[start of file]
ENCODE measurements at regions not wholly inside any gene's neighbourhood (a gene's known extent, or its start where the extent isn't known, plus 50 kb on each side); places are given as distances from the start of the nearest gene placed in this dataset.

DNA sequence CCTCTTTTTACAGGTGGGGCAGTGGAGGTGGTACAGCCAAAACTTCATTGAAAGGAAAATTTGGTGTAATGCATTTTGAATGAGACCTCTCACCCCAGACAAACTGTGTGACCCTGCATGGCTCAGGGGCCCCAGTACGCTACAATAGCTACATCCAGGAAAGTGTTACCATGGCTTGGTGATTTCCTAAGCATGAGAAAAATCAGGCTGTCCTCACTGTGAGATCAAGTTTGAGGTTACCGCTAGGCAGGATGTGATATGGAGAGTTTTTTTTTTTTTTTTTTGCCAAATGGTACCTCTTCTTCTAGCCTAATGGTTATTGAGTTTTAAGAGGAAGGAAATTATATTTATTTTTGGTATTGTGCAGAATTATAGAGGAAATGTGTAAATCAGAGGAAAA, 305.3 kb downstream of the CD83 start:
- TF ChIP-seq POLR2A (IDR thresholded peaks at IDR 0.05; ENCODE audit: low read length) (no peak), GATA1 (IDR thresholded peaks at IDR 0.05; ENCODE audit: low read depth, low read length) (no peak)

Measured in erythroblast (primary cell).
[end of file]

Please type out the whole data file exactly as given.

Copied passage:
ENCODE measurements at regions not wholly inside any gene's neighbourhood (a gene's known extent, or its start where the extent isn't known, plus 50 kb on each side); places are given as distances from the start of the nearest gene placed in this dataset.

DNA sequence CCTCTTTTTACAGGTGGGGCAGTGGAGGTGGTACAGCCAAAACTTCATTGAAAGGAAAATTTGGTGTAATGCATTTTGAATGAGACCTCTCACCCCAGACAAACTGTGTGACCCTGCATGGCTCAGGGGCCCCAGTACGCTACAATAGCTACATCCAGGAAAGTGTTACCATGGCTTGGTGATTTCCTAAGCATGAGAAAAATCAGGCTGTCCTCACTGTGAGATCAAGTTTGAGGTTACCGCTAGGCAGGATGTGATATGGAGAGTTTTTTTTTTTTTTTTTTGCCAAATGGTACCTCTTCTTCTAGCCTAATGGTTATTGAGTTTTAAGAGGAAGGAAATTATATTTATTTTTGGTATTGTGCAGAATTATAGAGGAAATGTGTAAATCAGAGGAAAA, 305.3 kb downstream of the CD83 start:
- TF ChIP-seq POLR2A (IDR thresholded peaks at IDR 0.05; ENCODE audit: low read length) (no peak), GATA1 (IDR thresholded peaks at IDR 0.05; ENCODE audit: low read depth, low read length) (no peak)

Measured in erythroblast (primary cell).